Get Ready for a Bedouin Uprising

The destruction of the ‘illegal’ homes of 20,000 Bedouin families will not help facilitate their resettlement in new places. Nor will it transpire quietly.

Clinton Bailey
Clinton Bailey
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Bedouin squat over a hilly area overlooking Gaza, in Rafah city, north Sinai in March, 2012.
Bedouin squat over a hilly area overlooking Gaza, in Rafah city, north Sinai in March, 2012. Credit: Reuters
Clinton Bailey
Clinton Bailey

The "Law for Bedouin Settlement in the Negev," which the Knesset is expected to pass soon, has angered the entire Bedouin population in the south - one-fourth of all the Negev's residents - and threatens to drive them to violence. Although the state dealt harshly with Bedouin in the past by moving them from place to place, confiscating their flocks, destroying their homes and even spraying their crops with poison, its actions never resulted in an uprising, perhaps because these violations were small-scale: a family here, a clan there.

The proposed law, on the other hand, will adversely affect almost all the 200,000 Bedouin in the Negev. It will do so in two ways: by rejecting their claims to ownership of most of their property, and by destroying the homes of some 20,000 families, who will be transferred to undeveloped plots in "authorized" locations. All of this is part of the government's so-called Prawer Plan, upon which the law for settling the Bedouin is based.

Israel has always denied Bedouin their rights to the land they owned before 1948, because they had no official documents from the Ottoman and British periods to prove their ownership. In those periods, however, Bedouin acquired lands under their own tribal law, the law then valid in the desert, which accepted such transactions based on oral guaranty and dispensed with written proof.

In the 1970s, the state seemingly modified its stance, inviting Bedouin to register their ownership claims, which amounted to 240,000 acres in private claims. This procedure was not intended to make their claims legal, but rather to enable the state to acquire their lands through purchase, and that, moreover, at minimal prices, which the Bedouin largely rejected. Over a 40-year period, the Bedouin sold the state only 16 percent of the land they claimed. Their characteristic patience allowed them to sustain the hope that it would ultimately offer them a just compromise that would not deprive them of land they once acquired by law, albeit their own.

To their great dismay, however, the new law enables confiscation of 80 percent of this land, to be used for governmental projects, making it a matter no longer affecting a family here or there, but rather the entire Bedouin community. In addition, the compensation that the state is offering for the remaining 20 percent of the land that the new law acknowledges as Bedouin is again paltry and unlikely to be accepted, leaving the state no choice but to use force to acquire these lands - even if it is for the purpose of settling the Bedouin. Force, however, will not benefit the state, as no Bedouin will agree to build his house on land that another Bedouin still claims.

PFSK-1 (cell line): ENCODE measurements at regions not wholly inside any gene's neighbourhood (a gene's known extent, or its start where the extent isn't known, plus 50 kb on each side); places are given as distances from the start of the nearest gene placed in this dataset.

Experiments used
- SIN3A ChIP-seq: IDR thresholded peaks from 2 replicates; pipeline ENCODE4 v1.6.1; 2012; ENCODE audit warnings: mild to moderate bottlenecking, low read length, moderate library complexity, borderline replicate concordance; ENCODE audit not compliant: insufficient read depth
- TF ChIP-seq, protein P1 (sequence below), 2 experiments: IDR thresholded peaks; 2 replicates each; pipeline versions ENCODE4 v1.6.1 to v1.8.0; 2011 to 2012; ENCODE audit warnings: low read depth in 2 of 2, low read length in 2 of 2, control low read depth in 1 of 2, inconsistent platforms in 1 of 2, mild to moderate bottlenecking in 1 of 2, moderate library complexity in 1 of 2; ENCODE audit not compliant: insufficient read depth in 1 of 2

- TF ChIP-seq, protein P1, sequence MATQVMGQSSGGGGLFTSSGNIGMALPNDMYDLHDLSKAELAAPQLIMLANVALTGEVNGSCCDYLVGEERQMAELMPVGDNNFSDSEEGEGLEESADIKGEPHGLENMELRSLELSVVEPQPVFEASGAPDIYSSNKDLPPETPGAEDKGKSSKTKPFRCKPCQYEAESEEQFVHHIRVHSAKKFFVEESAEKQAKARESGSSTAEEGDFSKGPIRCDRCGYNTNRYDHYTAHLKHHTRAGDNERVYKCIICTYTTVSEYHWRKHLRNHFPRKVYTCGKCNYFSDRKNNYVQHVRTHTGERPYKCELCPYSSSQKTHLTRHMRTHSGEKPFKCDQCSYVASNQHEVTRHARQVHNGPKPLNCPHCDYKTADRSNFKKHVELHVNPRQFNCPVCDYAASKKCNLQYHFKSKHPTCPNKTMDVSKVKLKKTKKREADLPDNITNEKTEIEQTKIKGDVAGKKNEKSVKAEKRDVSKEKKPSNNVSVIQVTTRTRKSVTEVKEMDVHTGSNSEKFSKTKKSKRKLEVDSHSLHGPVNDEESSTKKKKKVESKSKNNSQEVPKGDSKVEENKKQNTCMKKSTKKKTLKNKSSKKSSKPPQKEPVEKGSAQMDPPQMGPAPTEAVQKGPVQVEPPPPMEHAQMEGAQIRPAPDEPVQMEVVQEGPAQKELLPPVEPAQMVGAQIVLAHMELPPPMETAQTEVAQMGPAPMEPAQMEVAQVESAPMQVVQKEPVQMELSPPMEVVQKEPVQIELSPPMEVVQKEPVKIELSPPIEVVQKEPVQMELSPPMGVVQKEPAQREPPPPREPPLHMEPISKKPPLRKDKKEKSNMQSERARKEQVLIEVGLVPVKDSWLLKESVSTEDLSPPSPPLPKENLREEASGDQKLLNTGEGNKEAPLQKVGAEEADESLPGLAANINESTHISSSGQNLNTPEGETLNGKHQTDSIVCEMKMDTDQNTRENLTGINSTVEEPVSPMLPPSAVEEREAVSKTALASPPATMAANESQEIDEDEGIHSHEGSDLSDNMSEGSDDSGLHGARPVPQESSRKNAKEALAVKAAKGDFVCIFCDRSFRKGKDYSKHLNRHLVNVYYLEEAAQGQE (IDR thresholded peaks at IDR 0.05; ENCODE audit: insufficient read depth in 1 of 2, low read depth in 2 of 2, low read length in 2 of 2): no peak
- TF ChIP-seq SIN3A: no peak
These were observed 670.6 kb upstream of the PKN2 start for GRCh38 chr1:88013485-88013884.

The destruction of the "illegal" homes of 20,000 Bedouin families will also not help facilitate their resettlement in new places. Nor will it transpire quietly. These homes were erected as an alternative to the tents of the Bedouin after the state forbade them to continue their migratory way of life and told them where to live until a permanent solution was found for them. In the prolonged absence of a solution, each house deemed to be located on "government land" was declared illegal and subject to demolition. However, as no alternative housing was prepared for those living in the illegal homes, not a single developed plot exists today for a Bedouin who wishes to build a permanent home in government-designated locations. Furthermore, it takes five years to plan and establish a town or neighborhood with the infrastructure needed for residential housing.

Despite this standing injustice, the new law threatens, in the first phase, to destroy the homes of 30,000 Bedouin, who are to be transferred to places that the government chooses - about one-third of those ultimately destined to be moved. This means moving them out of homes to which they have become accustomed over the course of a generation and putting them in the desert without a house. These people, moreover, are an educated generation of professionals, teachers and university students.

If someone imagines that such an operation will go down easily, he is mistaken. Indeed, the Israel Police has begun enlisting hundreds of officers to keep the peace while these houses are being demolished, an action scheduled to get under way as early as August. The pictures from these demolition and relocation operations, seen around the world, will make the recent assault by Lt. Col. Shalom Eisner on a Danish peace activist seem like a marginal event.

A proper settlement of the Bedouin is crucial to them and the state alike, but the new law is not the instrument for achieving it. The Netanyahu government would do well to postpone its ratification by the Knesset and devote more serious thought to the problem. Otherwise, conflict with the Negev Bedouin will be our unhappy lot for ages to come.

Dr. Clinton Bailey has studied Bedouin history and culture in the Negev for many years.

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